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ERIC Number: ED250237
Record Type: Non-Journal
Publication Date: 1983-Aug
Pages: 9
Abstractor: N/A
Reference Count: N/A
Developmental Psychology and the Third World--Some Preliminary Considerations
Petzold, Matthias
When viewing the current status of psychology in terms of membership in international psychological associations, it appears that large parts of the world are grossly underrepresented, with only 4 psychologists per million in Asia and Africa compared to 424 per million in North America. Having originated in Western Europe and North America in the second half of the 19th century, psychology has been linked to the problems of Western industrialization and has spread with colonization. Seen not only as an ideological export to the Third World, psychology has been criticized for its use as a social instrument intended to focus on and preserve the status of the elite. The lack of a comparatively large number of new results from the research of colleagues in developing countries has led Western psychologists to pay little attention to their work. Western psychologists have been criticized for psychological generalizations that have neither cross-cultural or cross-social validity. In order to overcome this ethnocentrism, psychologists need to (1) take a closer look at the indigenous research of Third World psychologists, (2) develop advice in terms of social psychology and applied developmental psychology for dealing with Third World population problems, (3) develop research on psycho-cultural shock resulting from the disintegration of traditional social structures increasingly faced by developing countries, and (4) develop indigenous techniques and procedures for overcoming the psychological effects of massive modernization on developing nations. (LH)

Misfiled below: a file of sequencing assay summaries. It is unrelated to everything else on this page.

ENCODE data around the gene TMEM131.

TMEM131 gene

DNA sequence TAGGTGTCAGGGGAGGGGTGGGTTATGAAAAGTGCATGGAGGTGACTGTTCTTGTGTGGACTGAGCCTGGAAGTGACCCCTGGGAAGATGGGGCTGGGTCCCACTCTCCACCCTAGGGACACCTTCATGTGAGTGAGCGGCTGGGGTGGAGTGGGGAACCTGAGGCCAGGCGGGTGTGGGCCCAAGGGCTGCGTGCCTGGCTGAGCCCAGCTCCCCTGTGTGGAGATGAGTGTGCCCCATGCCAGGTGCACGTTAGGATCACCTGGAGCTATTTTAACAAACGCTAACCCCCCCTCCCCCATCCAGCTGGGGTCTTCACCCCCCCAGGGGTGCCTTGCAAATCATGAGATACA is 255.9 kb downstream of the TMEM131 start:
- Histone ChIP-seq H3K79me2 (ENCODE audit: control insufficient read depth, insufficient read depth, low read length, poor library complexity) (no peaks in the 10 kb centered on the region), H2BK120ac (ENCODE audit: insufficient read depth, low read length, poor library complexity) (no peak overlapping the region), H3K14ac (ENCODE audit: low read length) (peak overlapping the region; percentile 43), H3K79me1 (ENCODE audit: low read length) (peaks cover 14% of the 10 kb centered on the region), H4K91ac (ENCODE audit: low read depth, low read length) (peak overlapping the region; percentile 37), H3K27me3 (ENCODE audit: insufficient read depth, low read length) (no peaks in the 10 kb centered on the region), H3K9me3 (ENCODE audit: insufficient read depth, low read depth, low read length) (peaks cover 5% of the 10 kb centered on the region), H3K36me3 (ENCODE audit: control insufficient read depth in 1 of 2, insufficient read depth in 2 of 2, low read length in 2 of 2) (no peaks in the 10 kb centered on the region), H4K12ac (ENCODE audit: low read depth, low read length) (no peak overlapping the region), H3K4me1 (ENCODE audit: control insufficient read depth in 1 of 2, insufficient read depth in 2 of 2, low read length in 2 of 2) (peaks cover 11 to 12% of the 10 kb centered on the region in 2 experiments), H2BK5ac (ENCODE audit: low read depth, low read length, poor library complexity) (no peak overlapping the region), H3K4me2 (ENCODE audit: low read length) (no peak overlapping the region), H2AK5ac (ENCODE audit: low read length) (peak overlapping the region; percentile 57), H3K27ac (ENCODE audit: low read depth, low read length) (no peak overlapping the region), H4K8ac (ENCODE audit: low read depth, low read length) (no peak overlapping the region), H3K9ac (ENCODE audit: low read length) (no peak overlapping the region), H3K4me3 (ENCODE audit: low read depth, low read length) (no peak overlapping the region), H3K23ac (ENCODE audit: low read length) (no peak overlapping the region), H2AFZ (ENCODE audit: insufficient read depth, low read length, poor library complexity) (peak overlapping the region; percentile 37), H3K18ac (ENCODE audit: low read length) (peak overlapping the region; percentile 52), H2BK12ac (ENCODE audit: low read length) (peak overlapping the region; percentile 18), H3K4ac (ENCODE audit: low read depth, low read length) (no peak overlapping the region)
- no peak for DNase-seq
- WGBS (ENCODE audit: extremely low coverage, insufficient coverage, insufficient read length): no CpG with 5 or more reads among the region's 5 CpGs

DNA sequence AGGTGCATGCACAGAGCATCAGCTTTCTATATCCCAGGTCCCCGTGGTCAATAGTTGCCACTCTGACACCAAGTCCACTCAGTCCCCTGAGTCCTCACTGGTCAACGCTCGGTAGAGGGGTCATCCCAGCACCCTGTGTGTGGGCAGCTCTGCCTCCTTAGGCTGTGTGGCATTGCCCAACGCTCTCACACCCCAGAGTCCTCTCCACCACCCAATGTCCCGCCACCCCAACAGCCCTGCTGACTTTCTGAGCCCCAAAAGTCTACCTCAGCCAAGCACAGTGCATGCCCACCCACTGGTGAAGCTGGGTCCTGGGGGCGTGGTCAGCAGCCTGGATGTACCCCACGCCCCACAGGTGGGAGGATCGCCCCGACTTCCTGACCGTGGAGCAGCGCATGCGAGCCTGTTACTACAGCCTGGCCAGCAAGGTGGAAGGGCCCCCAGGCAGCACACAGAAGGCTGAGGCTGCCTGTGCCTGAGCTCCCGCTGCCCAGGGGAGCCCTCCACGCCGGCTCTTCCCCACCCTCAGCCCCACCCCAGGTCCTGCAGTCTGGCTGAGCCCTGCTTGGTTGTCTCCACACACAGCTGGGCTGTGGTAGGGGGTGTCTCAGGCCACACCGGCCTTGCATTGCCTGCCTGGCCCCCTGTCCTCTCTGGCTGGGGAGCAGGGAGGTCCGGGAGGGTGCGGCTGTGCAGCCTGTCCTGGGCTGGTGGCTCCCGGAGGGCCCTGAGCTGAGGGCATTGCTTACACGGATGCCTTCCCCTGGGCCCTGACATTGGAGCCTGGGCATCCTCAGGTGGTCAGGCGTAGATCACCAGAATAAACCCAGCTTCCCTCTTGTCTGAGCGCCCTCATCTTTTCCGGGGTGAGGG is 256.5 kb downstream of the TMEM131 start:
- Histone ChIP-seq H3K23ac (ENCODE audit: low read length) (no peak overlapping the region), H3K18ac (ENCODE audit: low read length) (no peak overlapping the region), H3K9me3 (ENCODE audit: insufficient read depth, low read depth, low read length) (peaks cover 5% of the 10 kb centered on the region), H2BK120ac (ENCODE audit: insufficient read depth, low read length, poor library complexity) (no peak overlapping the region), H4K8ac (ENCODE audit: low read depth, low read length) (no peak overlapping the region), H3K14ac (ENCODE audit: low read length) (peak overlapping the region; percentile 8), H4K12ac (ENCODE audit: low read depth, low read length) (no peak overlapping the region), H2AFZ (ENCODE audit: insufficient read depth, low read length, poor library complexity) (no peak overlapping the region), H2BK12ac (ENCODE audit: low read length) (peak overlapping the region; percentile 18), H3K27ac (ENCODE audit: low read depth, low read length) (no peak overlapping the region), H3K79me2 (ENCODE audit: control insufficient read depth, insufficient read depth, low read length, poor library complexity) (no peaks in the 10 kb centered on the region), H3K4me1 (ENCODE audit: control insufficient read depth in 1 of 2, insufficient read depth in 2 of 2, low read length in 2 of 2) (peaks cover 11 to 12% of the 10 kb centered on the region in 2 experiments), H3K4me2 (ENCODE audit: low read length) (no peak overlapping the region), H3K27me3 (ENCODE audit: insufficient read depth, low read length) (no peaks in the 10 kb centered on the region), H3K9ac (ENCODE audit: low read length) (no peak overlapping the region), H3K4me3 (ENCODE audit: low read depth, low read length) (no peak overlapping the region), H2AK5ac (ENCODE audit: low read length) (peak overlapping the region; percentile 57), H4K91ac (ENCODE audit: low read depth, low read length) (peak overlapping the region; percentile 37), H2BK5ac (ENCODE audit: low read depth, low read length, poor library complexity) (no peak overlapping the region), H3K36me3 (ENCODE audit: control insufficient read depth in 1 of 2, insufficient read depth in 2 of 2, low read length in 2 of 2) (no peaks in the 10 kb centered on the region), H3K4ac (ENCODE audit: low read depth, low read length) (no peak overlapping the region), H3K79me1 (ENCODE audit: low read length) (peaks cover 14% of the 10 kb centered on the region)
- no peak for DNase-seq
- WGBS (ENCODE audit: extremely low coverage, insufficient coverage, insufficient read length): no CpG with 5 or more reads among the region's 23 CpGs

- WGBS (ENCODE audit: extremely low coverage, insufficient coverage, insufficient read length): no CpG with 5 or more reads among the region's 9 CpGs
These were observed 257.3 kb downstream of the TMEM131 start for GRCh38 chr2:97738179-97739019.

Publication Type: Opinion Papers; Speeches/Meeting Papers
Education Level: N/A
Audience: N/A
Language: English
Sponsor: N/A
Authoring Institution: N/A